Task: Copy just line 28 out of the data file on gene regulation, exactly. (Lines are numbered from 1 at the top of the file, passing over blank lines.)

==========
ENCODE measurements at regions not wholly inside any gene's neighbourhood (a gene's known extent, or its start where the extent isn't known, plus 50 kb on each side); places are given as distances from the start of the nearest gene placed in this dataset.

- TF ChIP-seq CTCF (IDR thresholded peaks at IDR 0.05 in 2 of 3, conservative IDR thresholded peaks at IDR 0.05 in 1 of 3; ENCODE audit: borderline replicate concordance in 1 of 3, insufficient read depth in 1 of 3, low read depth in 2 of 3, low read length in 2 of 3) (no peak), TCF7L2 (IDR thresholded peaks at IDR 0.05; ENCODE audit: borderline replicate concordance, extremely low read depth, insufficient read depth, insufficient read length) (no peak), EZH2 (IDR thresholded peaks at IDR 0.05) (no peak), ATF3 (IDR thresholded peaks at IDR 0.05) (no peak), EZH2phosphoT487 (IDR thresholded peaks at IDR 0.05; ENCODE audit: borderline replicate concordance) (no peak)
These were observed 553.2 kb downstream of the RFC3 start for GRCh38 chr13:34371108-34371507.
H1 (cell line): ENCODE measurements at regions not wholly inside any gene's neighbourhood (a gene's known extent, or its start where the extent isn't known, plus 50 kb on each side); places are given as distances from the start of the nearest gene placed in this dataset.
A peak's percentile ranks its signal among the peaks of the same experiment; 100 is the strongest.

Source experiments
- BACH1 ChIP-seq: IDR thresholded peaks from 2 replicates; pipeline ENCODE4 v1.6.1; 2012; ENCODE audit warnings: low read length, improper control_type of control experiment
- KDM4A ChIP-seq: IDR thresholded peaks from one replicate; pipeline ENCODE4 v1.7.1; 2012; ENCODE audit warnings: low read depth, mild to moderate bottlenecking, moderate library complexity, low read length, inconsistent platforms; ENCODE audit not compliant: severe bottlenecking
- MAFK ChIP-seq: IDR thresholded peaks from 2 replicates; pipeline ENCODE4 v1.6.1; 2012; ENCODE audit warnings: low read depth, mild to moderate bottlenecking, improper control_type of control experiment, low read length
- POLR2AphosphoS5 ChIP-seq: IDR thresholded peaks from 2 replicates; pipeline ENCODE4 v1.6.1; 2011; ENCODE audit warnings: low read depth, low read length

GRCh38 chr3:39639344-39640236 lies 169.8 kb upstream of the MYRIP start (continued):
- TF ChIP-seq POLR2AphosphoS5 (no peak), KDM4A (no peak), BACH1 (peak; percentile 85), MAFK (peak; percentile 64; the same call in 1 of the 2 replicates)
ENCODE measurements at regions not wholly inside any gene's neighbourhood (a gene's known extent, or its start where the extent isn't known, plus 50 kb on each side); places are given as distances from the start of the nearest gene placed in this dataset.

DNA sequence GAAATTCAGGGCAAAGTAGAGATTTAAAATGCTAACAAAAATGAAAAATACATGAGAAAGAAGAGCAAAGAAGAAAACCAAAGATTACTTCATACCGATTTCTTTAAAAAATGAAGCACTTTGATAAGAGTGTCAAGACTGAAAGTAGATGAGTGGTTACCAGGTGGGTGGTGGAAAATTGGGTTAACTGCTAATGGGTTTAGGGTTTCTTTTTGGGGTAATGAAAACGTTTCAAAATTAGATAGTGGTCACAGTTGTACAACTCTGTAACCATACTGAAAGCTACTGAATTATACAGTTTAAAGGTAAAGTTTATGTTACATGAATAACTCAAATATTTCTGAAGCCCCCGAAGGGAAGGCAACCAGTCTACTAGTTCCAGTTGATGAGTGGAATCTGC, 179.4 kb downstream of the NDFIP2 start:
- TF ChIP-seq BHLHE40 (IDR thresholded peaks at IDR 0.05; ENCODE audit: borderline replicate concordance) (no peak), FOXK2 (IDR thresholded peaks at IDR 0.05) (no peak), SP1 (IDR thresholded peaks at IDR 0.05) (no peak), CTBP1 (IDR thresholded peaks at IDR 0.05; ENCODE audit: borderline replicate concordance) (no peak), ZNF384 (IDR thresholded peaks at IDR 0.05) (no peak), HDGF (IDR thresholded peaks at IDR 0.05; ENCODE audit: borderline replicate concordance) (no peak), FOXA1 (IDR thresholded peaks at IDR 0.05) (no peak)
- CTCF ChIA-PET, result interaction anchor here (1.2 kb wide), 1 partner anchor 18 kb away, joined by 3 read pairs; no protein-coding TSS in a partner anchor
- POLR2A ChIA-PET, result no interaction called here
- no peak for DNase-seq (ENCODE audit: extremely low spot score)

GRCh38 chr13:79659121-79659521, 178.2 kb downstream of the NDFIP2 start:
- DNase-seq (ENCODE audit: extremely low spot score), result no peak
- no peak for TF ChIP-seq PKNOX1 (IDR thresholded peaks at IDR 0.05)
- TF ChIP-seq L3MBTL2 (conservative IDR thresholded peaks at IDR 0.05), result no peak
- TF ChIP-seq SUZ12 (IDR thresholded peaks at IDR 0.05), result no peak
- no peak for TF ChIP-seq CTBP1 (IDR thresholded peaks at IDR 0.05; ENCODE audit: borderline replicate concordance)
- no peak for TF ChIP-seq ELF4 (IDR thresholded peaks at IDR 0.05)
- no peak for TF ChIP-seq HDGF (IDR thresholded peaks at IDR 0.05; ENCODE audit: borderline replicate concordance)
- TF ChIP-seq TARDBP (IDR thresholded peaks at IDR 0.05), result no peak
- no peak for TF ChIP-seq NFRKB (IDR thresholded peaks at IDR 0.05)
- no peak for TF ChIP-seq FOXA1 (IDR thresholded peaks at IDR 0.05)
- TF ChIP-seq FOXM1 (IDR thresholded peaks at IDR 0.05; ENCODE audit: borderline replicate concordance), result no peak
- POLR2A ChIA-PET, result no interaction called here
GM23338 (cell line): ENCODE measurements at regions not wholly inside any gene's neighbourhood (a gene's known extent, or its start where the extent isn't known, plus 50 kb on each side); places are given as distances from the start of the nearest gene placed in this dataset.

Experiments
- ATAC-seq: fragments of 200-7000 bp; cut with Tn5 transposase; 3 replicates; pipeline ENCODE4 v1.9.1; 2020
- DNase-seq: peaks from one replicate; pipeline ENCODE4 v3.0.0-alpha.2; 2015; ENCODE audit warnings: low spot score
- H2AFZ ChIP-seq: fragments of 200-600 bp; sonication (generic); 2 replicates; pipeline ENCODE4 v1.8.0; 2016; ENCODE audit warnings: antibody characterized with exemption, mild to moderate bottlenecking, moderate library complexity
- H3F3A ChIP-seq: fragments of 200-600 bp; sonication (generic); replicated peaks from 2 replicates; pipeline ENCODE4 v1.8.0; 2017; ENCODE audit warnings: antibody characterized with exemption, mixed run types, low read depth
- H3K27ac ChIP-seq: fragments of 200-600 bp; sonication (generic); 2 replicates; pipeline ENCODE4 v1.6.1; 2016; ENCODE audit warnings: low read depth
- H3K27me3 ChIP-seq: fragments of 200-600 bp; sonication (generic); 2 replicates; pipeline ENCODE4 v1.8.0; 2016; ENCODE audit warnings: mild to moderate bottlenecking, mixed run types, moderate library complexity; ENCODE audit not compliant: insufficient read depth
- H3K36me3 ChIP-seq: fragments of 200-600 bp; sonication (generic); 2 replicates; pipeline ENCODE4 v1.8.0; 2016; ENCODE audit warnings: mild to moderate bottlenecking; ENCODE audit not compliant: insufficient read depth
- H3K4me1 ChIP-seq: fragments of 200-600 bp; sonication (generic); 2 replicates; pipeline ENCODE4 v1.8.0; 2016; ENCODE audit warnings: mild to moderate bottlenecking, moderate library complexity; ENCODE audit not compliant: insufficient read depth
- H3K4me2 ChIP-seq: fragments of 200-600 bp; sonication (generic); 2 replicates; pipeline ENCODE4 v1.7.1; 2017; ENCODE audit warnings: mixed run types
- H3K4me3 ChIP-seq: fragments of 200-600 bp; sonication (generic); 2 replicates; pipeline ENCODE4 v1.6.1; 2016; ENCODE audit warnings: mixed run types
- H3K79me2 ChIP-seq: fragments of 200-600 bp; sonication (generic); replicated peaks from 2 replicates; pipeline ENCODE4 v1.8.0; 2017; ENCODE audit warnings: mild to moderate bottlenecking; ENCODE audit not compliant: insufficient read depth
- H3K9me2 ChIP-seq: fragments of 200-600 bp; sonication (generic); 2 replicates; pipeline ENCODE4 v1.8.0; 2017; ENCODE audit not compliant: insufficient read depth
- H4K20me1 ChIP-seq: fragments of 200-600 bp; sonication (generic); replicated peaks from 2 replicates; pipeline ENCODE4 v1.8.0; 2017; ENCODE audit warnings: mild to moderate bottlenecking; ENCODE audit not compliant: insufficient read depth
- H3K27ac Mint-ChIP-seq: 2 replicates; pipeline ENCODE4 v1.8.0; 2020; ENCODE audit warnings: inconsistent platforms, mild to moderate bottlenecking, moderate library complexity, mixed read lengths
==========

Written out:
- no peak for TF ChIP-seq NFRKB (IDR thresholded peaks at IDR 0.05)